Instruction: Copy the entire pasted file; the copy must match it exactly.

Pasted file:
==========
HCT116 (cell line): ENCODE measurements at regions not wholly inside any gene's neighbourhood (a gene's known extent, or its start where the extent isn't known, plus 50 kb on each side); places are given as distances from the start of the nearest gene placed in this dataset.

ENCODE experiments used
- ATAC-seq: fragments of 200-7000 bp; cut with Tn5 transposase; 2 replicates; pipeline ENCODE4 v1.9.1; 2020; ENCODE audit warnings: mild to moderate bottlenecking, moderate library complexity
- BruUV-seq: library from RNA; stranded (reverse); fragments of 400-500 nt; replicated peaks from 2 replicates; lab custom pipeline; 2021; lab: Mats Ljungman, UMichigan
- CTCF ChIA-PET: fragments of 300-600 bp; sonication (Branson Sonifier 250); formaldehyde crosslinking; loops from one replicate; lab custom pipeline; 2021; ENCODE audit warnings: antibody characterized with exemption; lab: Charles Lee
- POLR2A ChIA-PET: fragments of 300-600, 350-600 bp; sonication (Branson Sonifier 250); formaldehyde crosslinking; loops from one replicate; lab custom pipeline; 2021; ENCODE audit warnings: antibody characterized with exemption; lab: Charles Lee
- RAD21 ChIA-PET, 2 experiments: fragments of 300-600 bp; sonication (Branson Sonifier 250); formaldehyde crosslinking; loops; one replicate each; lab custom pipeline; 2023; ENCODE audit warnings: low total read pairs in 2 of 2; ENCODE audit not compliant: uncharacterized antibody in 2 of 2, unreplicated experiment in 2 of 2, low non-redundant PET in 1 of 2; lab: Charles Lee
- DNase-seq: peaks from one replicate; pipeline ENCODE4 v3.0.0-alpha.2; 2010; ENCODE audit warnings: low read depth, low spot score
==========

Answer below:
HCT116 (cell line): ENCODE measurements at regions not wholly inside any gene's neighbourhood (a gene's known extent, or its start where the extent isn't known, plus 50 kb on each side); places are given as distances from the start of the nearest gene placed in this dataset.

ENCODE experiments used
- ATAC-seq: fragments of 200-7000 bp; cut with Tn5 transposase; 2 replicates; pipeline ENCODE4 v1.9.1; 2020; ENCODE audit warnings: mild to moderate bottlenecking, moderate library complexity
- BruUV-seq: library from RNA; stranded (reverse); fragments of 400-500 nt; replicated peaks from 2 replicates; lab custom pipeline; 2021; lab: Mats Ljungman, UMichigan
- CTCF ChIA-PET: fragments of 300-600 bp; sonication (Branson Sonifier 250); formaldehyde crosslinking; loops from one replicate; lab custom pipeline; 2021; ENCODE audit warnings: antibody characterized with exemption; lab: Charles Lee
- POLR2A ChIA-PET: fragments of 300-600, 350-600 bp; sonication (Branson Sonifier 250); formaldehyde crosslinking; loops from one replicate; lab custom pipeline; 2021; ENCODE audit warnings: antibody characterized with exemption; lab: Charles Lee
- RAD21 ChIA-PET, 2 experiments: fragments of 300-600 bp; sonication (Branson Sonifier 250); formaldehyde crosslinking; loops; one replicate each; lab custom pipeline; 2023; ENCODE audit warnings: low total read pairs in 2 of 2; ENCODE audit not compliant: uncharacterized antibody in 2 of 2, unreplicated experiment in 2 of 2, low non-redundant PET in 1 of 2; lab: Charles Lee
- DNase-seq: peaks from one replicate; pipeline ENCODE4 v3.0.0-alpha.2; 2010; ENCODE audit warnings: low read depth, low spot score